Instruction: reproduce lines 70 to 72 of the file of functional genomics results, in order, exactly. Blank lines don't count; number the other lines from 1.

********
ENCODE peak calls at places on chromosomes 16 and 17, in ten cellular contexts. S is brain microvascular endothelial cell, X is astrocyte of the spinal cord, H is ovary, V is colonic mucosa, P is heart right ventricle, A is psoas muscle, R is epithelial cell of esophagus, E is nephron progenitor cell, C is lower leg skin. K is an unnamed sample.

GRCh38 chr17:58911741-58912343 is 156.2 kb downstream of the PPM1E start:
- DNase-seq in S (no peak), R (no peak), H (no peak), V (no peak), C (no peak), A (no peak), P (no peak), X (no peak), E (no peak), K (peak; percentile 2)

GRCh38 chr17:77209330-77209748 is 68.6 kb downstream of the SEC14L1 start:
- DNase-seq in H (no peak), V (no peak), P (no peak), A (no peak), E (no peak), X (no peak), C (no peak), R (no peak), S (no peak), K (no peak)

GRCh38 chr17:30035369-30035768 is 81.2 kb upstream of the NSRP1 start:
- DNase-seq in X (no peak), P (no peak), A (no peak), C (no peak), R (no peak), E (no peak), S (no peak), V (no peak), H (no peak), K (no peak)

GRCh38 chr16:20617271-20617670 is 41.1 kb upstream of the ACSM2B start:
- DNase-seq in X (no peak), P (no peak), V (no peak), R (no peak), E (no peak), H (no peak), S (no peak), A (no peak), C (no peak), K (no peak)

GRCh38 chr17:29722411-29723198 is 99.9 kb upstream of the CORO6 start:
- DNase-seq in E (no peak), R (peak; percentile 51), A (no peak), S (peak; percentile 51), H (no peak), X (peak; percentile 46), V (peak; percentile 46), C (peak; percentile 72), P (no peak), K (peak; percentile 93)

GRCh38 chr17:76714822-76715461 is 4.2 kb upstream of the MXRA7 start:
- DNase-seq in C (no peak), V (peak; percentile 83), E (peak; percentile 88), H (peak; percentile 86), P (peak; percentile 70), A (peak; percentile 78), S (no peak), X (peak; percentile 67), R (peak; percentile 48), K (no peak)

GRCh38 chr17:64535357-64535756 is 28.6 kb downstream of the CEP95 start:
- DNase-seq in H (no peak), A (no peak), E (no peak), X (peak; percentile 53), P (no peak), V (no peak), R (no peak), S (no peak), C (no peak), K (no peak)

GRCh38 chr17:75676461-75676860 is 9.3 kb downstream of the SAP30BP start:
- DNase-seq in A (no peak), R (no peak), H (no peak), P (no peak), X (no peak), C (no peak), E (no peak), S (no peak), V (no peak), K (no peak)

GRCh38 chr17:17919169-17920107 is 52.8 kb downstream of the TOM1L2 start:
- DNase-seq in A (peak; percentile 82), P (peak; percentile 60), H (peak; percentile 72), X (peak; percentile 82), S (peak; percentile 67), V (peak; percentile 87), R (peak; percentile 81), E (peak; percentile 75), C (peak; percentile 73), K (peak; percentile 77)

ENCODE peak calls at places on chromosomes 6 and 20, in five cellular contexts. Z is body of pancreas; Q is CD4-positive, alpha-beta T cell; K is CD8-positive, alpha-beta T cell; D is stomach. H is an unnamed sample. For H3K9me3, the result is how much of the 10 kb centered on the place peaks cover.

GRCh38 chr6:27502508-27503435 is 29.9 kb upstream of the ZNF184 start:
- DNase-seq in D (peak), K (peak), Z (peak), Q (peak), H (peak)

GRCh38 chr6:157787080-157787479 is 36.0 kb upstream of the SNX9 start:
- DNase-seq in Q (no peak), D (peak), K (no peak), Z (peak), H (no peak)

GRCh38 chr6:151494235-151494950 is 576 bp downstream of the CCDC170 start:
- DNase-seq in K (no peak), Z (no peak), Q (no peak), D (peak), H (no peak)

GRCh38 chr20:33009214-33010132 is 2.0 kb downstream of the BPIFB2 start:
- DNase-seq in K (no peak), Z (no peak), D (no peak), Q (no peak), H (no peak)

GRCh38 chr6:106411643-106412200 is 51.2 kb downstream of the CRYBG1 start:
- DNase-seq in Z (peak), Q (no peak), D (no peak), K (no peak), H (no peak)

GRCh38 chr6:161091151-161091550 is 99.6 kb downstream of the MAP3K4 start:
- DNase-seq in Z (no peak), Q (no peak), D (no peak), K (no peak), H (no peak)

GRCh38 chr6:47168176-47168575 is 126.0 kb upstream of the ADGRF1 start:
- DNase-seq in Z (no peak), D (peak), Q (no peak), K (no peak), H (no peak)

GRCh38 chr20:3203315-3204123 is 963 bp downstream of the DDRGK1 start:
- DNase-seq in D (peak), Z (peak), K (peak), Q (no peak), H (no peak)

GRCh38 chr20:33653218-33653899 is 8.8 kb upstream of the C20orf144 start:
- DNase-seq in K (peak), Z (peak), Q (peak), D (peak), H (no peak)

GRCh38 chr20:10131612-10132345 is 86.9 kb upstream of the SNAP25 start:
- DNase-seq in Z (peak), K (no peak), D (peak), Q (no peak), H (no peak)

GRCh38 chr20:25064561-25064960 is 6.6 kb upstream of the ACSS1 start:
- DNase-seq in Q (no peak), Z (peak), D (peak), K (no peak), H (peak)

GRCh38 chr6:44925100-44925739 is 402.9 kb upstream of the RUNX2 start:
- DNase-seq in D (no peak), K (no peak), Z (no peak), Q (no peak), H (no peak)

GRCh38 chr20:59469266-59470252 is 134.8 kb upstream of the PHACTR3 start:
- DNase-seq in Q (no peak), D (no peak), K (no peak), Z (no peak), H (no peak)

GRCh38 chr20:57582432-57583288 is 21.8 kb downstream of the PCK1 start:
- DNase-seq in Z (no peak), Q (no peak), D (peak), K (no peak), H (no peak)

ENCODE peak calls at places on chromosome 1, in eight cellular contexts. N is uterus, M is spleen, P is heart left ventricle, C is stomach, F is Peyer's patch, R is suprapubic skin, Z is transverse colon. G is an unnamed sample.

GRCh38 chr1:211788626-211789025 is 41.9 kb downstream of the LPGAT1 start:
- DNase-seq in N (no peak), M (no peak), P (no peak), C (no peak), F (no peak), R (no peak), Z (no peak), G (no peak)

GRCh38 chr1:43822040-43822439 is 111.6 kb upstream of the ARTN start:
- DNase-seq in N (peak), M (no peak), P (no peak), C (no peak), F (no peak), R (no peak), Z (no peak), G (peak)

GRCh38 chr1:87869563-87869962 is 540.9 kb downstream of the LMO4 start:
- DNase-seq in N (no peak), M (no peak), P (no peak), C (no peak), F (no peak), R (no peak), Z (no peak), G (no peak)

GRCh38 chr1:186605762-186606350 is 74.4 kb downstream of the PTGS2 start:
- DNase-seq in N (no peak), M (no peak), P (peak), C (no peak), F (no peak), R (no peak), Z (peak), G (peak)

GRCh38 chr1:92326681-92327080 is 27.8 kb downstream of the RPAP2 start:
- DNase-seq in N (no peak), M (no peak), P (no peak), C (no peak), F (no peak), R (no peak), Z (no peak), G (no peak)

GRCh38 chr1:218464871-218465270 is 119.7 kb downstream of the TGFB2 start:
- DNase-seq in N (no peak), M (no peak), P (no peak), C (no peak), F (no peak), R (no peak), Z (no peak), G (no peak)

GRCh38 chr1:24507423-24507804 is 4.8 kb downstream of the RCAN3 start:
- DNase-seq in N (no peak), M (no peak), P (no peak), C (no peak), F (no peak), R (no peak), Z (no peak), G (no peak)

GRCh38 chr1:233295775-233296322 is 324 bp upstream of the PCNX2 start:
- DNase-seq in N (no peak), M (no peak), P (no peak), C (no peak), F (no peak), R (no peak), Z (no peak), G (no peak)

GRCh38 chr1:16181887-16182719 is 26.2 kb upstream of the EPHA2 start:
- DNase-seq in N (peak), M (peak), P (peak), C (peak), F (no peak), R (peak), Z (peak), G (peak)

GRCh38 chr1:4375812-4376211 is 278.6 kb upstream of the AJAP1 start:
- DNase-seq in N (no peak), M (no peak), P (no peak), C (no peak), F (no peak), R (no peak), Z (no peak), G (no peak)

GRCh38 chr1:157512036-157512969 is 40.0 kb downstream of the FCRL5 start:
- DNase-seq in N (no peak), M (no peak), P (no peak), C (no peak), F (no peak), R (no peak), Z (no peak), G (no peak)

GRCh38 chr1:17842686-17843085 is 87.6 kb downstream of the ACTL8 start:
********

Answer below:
GRCh38 chr1:157512036-157512969 is 40.0 kb downstream of the FCRL5 start:
- DNase-seq in N (no peak), M (no peak), P (no peak), C (no peak), F (no peak), R (no peak), Z (no peak), G (no peak)

GRCh38 chr1:17842686-17843085 is 87.6 kb downstream of the ACTL8 start: